Clearly, some within the yearly meeting want their old meeting back.  However, even if they were to prevail, it would not be the same.  Those few Conservative Friends who adhere to plain speech and plain dress in the this century are very different from those in the 18th century whose tradition they are preserving.  The cultural context matters.  We cannot avoid it; we can only choose how we address it.

My own vision for the yearly meeting is that it continue intact, that we continue to engage each other with compassion and respect, and that we hold our disagreements in our hearts, fully acknowledging them, but refusing to disengage, knowing that God will be with us.  It’s a tall order.

Wilmington Yearly Meeting 2017 Session: The Context

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The parking lot during annual session of Wilmington Yearly Meeting, some time ago.

F/or  those unfamiliar with the loose structure of the Religious Society of Friends (Quakers), let me begin with an orientation.  Local Quaker meetings gather for worship every Sunday and for business roughly every month; they are called monthly meetings.  These are organized into yearly meetings. regional groups which assemble every year for worship, fellowship and business.  Yearly meetings are generally dividedinto smaller groups that meet four times a year, called quarterly meetings.  Thus, Friends organized themselves using time and geography.  There are national and international organizations as well, but to the extent that there is any authority outside the local meeting, it resides in the the yearly meeting.  Most yearly meetings have their own statements of faith and practice, sometimes called the discipline, which describe both spiritual testimonies and practical procedures.  Most Friends do not have a creed.

As the Religious Society of Friends in the United States began to fracture in the late 1820s, things became more confusing.  There are now four main branches of Quakers and a number of independent yearly meetings as well.  When the schisms began, the outside world would have had difficulty telling the branches apart.  Over the years, different branches absorbed different outside influences, and now you might have trouble seeing what they have in common.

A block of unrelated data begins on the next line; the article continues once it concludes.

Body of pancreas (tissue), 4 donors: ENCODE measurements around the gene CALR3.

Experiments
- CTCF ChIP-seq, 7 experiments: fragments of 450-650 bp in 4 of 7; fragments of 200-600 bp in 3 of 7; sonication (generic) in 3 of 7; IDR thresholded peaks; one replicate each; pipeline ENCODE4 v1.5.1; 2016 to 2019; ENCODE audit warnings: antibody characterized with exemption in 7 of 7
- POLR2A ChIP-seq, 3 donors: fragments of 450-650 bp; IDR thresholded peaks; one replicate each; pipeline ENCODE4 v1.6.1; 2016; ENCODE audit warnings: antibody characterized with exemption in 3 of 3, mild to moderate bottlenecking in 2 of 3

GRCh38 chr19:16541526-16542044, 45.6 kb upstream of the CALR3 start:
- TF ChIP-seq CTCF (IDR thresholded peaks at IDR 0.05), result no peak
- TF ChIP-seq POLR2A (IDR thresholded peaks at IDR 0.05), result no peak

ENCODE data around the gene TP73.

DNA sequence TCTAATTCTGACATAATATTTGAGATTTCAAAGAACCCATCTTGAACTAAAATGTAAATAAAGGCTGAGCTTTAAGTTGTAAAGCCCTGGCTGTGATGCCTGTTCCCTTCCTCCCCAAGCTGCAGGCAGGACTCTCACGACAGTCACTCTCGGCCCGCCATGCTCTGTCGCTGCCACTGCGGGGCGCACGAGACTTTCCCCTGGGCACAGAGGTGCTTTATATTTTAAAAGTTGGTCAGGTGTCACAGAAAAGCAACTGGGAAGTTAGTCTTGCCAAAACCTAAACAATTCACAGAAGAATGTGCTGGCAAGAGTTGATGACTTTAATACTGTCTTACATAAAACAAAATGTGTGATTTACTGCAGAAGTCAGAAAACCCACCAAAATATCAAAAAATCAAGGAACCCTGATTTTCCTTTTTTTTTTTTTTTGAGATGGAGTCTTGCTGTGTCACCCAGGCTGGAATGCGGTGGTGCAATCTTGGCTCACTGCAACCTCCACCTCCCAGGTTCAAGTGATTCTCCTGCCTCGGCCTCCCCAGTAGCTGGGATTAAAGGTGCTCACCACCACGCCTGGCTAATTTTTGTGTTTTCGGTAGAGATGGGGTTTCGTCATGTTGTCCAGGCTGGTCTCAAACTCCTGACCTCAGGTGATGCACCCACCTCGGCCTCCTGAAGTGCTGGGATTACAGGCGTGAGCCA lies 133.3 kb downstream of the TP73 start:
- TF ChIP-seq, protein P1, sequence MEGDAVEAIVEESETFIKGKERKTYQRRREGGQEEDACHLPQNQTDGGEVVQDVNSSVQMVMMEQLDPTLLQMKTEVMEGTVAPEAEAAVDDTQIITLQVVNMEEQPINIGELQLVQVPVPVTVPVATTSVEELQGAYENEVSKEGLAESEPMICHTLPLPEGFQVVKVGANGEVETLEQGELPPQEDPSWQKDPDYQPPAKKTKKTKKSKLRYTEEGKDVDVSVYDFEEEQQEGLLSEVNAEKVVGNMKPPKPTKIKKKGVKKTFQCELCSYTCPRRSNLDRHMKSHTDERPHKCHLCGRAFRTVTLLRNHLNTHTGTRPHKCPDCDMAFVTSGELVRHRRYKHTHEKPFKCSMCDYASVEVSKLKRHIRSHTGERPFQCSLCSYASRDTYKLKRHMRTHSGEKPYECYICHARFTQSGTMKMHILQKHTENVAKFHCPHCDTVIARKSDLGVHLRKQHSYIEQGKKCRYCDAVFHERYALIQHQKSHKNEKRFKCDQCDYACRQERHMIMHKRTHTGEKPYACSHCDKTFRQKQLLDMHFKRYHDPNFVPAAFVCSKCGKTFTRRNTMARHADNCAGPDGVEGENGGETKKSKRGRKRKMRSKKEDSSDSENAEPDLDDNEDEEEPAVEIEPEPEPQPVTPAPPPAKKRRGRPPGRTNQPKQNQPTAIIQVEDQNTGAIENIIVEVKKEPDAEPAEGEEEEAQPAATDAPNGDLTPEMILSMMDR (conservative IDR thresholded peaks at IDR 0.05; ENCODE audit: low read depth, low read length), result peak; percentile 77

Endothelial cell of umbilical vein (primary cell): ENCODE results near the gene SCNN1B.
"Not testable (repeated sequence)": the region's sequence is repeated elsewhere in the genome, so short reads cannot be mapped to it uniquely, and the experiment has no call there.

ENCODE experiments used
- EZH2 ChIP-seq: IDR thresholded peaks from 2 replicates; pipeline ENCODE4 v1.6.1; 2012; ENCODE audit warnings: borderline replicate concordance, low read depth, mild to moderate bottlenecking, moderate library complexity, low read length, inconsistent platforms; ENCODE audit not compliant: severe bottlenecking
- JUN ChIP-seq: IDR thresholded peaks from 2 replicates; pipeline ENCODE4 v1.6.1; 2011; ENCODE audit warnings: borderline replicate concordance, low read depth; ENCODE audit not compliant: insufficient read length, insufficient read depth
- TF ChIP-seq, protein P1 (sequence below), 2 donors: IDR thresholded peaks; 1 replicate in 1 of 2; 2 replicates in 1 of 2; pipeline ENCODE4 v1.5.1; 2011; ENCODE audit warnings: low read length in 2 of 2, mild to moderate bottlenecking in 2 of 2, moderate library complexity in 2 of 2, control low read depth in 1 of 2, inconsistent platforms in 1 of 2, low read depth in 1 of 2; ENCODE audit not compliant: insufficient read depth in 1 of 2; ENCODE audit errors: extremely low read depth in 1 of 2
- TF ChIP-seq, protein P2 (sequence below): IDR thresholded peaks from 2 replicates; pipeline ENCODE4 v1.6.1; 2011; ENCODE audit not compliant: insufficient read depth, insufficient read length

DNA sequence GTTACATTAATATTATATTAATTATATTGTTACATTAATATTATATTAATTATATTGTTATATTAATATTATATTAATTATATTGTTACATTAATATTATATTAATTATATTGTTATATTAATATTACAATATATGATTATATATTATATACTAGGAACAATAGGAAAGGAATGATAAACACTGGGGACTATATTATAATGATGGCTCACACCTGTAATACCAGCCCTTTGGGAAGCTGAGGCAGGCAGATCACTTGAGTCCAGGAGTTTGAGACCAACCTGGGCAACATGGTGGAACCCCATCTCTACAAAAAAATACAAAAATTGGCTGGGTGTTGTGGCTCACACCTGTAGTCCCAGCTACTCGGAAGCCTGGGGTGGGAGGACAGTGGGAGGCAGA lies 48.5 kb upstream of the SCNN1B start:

The meeting that I belong to, Eastern Hills, is a bridge meeting, affiliated with both Ohio Valley Yearly Meeting and with Wilmington Yearly Meeting.  Ohio Valley traces its roots to the Hicksite side of the schism that reached Indiana Yearly Meeting in about 1830.   Its local meetings meet in open, waiting worship, usually with long periods of silence broken with a few short messages, spoken from the heart by anyone present.  Wilmington Yearly Meeting lies on the Orthodox side of that schism.  Most of its meetings for worship have a pastor, who brings a prepared message every week.  Most have at least a period of open worship.  When the meeting now known as Eastern Hills decided to formally organize, it looked at the Faith and Practices of the two yearly meetings and decided that it was feasible to affiliate with both.